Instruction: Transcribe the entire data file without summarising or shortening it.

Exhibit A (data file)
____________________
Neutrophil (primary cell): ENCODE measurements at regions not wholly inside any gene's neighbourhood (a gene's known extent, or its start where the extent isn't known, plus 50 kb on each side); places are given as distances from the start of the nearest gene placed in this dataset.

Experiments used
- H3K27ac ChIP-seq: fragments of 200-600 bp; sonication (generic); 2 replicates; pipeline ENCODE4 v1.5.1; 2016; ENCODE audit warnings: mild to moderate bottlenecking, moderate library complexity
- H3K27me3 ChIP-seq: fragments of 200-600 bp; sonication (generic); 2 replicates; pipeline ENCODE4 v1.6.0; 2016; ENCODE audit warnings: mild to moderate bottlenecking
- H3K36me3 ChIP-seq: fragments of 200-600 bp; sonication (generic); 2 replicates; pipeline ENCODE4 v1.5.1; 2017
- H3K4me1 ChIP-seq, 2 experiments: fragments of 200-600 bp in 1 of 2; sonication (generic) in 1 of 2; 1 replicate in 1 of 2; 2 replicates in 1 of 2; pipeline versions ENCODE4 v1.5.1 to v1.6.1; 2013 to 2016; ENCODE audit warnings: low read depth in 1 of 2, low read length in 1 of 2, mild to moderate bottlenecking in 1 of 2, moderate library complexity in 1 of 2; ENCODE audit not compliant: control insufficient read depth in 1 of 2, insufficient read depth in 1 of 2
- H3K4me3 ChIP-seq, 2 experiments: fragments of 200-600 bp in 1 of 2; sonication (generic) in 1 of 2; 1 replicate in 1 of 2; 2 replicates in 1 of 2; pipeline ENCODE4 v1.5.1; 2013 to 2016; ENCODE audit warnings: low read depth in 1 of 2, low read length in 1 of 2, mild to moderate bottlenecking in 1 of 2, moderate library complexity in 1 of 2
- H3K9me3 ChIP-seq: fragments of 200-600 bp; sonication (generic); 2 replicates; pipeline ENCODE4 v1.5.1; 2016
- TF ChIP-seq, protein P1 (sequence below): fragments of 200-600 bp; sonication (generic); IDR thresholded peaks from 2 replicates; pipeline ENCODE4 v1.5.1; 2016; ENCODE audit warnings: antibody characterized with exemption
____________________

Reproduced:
Neutrophil (primary cell): ENCODE measurements at regions not wholly inside any gene's neighbourhood (a gene's known extent, or its start where the extent isn't known, plus 50 kb on each side); places are given as distances from the start of the nearest gene placed in this dataset.

Experiments used
- H3K27ac ChIP-seq: fragments of 200-600 bp; sonication (generic); 2 replicates; pipeline ENCODE4 v1.5.1; 2016; ENCODE audit warnings: mild to moderate bottlenecking, moderate library complexity
- H3K27me3 ChIP-seq: fragments of 200-600 bp; sonication (generic); 2 replicates; pipeline ENCODE4 v1.6.0; 2016; ENCODE audit warnings: mild to moderate bottlenecking
- H3K36me3 ChIP-seq: fragments of 200-600 bp; sonication (generic); 2 replicates; pipeline ENCODE4 v1.5.1; 2017
- H3K4me1 ChIP-seq, 2 experiments: fragments of 200-600 bp in 1 of 2; sonication (generic) in 1 of 2; 1 replicate in 1 of 2; 2 replicates in 1 of 2; pipeline versions ENCODE4 v1.5.1 to v1.6.1; 2013 to 2016; ENCODE audit warnings: low read depth in 1 of 2, low read length in 1 of 2, mild to moderate bottlenecking in 1 of 2, moderate library complexity in 1 of 2; ENCODE audit not compliant: control insufficient read depth in 1 of 2, insufficient read depth in 1 of 2
- H3K4me3 ChIP-seq, 2 experiments: fragments of 200-600 bp in 1 of 2; sonication (generic) in 1 of 2; 1 replicate in 1 of 2; 2 replicates in 1 of 2; pipeline ENCODE4 v1.5.1; 2013 to 2016; ENCODE audit warnings: low read depth in 1 of 2, low read length in 1 of 2, mild to moderate bottlenecking in 1 of 2, moderate library complexity in 1 of 2
- H3K9me3 ChIP-seq: fragments of 200-600 bp; sonication (generic); 2 replicates; pipeline ENCODE4 v1.5.1; 2016
- TF ChIP-seq, protein P1 (sequence below): fragments of 200-600 bp; sonication (generic); IDR thresholded peaks from 2 replicates; pipeline ENCODE4 v1.5.1; 2016; ENCODE audit warnings: antibody characterized with exemption